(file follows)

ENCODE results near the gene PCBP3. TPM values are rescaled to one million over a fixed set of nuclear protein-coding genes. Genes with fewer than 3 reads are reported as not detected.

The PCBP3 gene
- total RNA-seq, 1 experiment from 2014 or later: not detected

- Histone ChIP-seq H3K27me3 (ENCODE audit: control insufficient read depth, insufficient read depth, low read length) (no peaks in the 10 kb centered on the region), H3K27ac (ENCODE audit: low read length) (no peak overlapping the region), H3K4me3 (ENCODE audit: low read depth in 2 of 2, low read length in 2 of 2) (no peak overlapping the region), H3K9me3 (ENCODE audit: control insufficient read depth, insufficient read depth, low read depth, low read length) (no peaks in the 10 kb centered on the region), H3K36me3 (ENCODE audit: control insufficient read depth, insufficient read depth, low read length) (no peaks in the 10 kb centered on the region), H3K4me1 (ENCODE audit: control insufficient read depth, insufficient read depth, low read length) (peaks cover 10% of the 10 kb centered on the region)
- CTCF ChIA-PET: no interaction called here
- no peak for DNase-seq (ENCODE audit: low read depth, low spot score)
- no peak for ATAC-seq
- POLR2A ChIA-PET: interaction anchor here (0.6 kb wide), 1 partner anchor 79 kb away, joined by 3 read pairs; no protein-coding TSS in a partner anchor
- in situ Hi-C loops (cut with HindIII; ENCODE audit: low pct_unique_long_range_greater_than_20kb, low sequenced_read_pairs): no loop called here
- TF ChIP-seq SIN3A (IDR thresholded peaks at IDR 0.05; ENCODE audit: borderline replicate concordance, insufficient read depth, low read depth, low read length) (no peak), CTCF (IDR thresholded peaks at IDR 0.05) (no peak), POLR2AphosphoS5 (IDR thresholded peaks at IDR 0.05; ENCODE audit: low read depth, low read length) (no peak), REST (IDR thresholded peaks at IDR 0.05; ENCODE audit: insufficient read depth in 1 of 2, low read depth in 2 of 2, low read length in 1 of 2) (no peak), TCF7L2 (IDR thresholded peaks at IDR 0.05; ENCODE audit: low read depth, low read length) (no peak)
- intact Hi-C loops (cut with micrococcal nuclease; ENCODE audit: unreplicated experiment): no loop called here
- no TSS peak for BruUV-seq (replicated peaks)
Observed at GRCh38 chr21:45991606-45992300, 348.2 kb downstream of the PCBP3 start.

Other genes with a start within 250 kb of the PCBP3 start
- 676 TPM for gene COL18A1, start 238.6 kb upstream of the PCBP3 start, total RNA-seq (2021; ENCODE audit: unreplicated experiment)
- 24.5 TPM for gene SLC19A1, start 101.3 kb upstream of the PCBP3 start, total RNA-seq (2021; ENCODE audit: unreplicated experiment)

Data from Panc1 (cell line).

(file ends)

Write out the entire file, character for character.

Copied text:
ENCODE results near the gene PCBP3. TPM values are rescaled to one million over a fixed set of nuclear protein-coding genes. Genes with fewer than 3 reads are reported as not detected.

The PCBP3 gene
- total RNA-seq, 1 experiment from 2014 or later: not detected

- Histone ChIP-seq H3K27me3 (ENCODE audit: control insufficient read depth, insufficient read depth, low read length) (no peaks in the 10 kb centered on the region), H3K27ac (ENCODE audit: low read length) (no peak overlapping the region), H3K4me3 (ENCODE audit: low read depth in 2 of 2, low read length in 2 of 2) (no peak overlapping the region), H3K9me3 (ENCODE audit: control insufficient read depth, insufficient read depth, low read depth, low read length) (no peaks in the 10 kb centered on the region), H3K36me3 (ENCODE audit: control insufficient read depth, insufficient read depth, low read length) (no peaks in the 10 kb centered on the region), H3K4me1 (ENCODE audit: control insufficient read depth, insufficient read depth, low read length) (peaks cover 10% of the 10 kb centered on the region)
- CTCF ChIA-PET: no interaction called here
- no peak for DNase-seq (ENCODE audit: low read depth, low spot score)
- no peak for ATAC-seq
- POLR2A ChIA-PET: interaction anchor here (0.6 kb wide), 1 partner anchor 79 kb away, joined by 3 read pairs; no protein-coding TSS in a partner anchor
- in situ Hi-C loops (cut with HindIII; ENCODE audit: low pct_unique_long_range_greater_than_20kb, low sequenced_read_pairs): no loop called here
- TF ChIP-seq SIN3A (IDR thresholded peaks at IDR 0.05; ENCODE audit: borderline replicate concordance, insufficient read depth, low read depth, low read length) (no peak), CTCF (IDR thresholded peaks at IDR 0.05) (no peak), POLR2AphosphoS5 (IDR thresholded peaks at IDR 0.05; ENCODE audit: low read depth, low read length) (no peak), REST (IDR thresholded peaks at IDR 0.05; ENCODE audit: insufficient read depth in 1 of 2, low read depth in 2 of 2, low read length in 1 of 2) (no peak), TCF7L2 (IDR thresholded peaks at IDR 0.05; ENCODE audit: low read depth, low read length) (no peak)
- intact Hi-C loops (cut with micrococcal nuclease; ENCODE audit: unreplicated experiment): no loop called here
- no TSS peak for BruUV-seq (replicated peaks)
Observed at GRCh38 chr21:45991606-45992300, 348.2 kb downstream of the PCBP3 start.

Other genes with a start within 250 kb of the PCBP3 start
- 676 TPM for gene COL18A1, start 238.6 kb upstream of the PCBP3 start, total RNA-seq (2021; ENCODE audit: unreplicated experiment)
- 24.5 TPM for gene SLC19A1, start 101.3 kb upstream of the PCBP3 start, total RNA-seq (2021; ENCODE audit: unreplicated experiment)

Data from Panc1 (cell line).